Amnesty International
(Twitter/ @GlasnostGone)

Opinion: What Amnesty International Got Wrong in its Ukraine Endangering Civilians Claim

One of the largest international human rights organizations, Amnesty International, published an article this week accusing the Ukrainian military of unnecessarily placing civilians in harm by positioning military forces within residential areas. In doing so, Amnesty made several erroneous claims while showing off remarkable unfamiliarity with military operations. 

It is important to state up-front that by lacking evidence aside from anecdotal testimony and non-specific claims, Amnesty’s accusations were presented in a blog or news article. This, alone, does not make the information inherently untrue. However, this was not an empirical study or research report, as some have cited it. 

Amnesty International’s core contention involves 19 instances of Ukrainian armed forces basing themselves in civilian buildings or residential areas in towns and villages in the Kharkiv, Donbas, and Mykolaiv regions. 

Reportedly, “most residential areas where soldiers located themselves were kilometers away from front lines.” 

This statement begs the question, “How does Amnesty define the ‘front lines?'” and exactly how many kilometers are we talking about here? 2km or 200km? Anything within 45- 90km is well within the range of Russia’s expansive arsenal of field artillery. 

Amnesty International says, “researchers found evidence of Ukrainian forces launching strikes from residential areas,” painting a portrait of young children covering their ears as HIMARS rockets scream skyward from the neighborhood playground. 

However, in truth, this statement effectively debunks Amnesty’s entire thesis.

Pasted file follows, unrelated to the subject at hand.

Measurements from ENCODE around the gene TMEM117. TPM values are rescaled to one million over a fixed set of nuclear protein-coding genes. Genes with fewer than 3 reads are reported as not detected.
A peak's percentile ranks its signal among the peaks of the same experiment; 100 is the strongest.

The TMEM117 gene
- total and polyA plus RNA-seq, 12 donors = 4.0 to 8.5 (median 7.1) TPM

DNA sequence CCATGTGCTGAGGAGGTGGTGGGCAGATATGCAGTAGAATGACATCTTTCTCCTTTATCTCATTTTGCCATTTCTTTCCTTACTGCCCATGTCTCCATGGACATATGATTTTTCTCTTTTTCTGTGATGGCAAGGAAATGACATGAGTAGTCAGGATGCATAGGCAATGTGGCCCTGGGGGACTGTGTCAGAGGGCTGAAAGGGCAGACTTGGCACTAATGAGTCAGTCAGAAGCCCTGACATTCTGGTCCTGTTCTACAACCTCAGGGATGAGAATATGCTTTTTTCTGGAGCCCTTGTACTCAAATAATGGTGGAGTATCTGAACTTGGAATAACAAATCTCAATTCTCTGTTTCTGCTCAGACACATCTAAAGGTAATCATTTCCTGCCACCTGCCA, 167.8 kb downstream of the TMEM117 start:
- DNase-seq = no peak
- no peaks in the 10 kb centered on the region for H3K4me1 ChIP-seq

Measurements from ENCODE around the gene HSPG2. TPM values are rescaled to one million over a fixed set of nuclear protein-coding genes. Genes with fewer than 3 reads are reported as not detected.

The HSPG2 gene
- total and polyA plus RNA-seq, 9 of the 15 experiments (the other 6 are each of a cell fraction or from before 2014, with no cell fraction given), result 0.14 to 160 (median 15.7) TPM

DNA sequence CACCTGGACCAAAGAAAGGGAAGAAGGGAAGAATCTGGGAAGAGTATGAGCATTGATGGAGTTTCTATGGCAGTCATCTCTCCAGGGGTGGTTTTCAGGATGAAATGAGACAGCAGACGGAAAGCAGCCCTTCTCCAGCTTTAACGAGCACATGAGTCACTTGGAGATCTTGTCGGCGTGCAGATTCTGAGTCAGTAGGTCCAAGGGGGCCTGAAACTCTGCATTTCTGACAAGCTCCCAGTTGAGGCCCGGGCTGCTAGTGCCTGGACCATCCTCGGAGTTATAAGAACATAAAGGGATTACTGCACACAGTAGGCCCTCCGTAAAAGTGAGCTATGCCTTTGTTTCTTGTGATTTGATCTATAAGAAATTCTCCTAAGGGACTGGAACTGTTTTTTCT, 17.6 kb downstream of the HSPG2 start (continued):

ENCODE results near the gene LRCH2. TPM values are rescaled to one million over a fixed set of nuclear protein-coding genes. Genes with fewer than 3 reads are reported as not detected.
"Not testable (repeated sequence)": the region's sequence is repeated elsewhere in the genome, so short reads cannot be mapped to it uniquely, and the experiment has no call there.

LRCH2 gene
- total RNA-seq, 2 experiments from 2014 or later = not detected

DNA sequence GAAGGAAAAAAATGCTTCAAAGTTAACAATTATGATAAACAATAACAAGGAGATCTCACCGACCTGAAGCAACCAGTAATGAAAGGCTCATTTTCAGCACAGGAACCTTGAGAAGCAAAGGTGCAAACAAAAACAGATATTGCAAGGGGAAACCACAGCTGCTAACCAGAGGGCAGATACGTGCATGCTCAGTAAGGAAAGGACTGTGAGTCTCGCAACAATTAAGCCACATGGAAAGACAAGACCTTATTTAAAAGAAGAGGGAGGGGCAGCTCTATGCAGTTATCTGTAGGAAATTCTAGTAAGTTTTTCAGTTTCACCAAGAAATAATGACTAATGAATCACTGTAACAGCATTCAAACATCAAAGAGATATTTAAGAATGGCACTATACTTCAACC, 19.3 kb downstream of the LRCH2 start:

It is not 1916 and the Battle of Somme. The point at which opposing forces are in the range of each other’s weapons systems is, by all accounts, the frontline. How Amnesty’s researchers discounted this significant detail remains a mystery. 

Nevertheless, the silliest comment comes from Amnesty International trying to argue there were more suitable locations for staging military troops or equipment. 

“Viable alternatives were available that would not endanger civilians – such as military bases or densely wooded areas nearby, or other structures further away from residential areas,” Amnesty wrote. 

To successfully defend itself, Ukraine’s armed forces must take up strategically advantageous positions based on the terrain and in response to Russian maneuvers. 

To be clear, this is not some abstract or novel concept. This has been the crux of defensive warfare for as long as human conflict. 

Ukrainian forces wouldn’t just set up in some nearby woods or camp out in a farmer’s field because these were not the most strategically favorable locations to meet the advancing Russian threat. 

The counterargument that Ukraine’s motivation could be to “hide” its forces amongst the civilian population is an appeal to ignorance, given Russia has repeatedly demonstrated it has no problem launching wholesale, indiscriminate attacks on civilian areas throughout its invasion. 

Additionally, Amnesty International accused Ukrainian forces of using hospitals… in five locations” and 22 schools as “de facto military bases.” 

The use of hospitals by military forces is the most concerning of the allegations. However, in making these significant claims, the human rights organization provides little to no context or specificity. 

Were these hospitals being used to treat and care for patients, or had these facilities been evacuated, with medical personnel being consolidated to other, safer locations? 

“In two towns, dozens of soldiers were resting, milling about, and eating meals in hospitals,” wrote Amnesty International. 

Were these wounded soldiers? Could these have been troops recovering or receiving treatment for the well-documented and widely recognized acute behavioral disorder known as “combat stress reaction” or “battle fatigue?”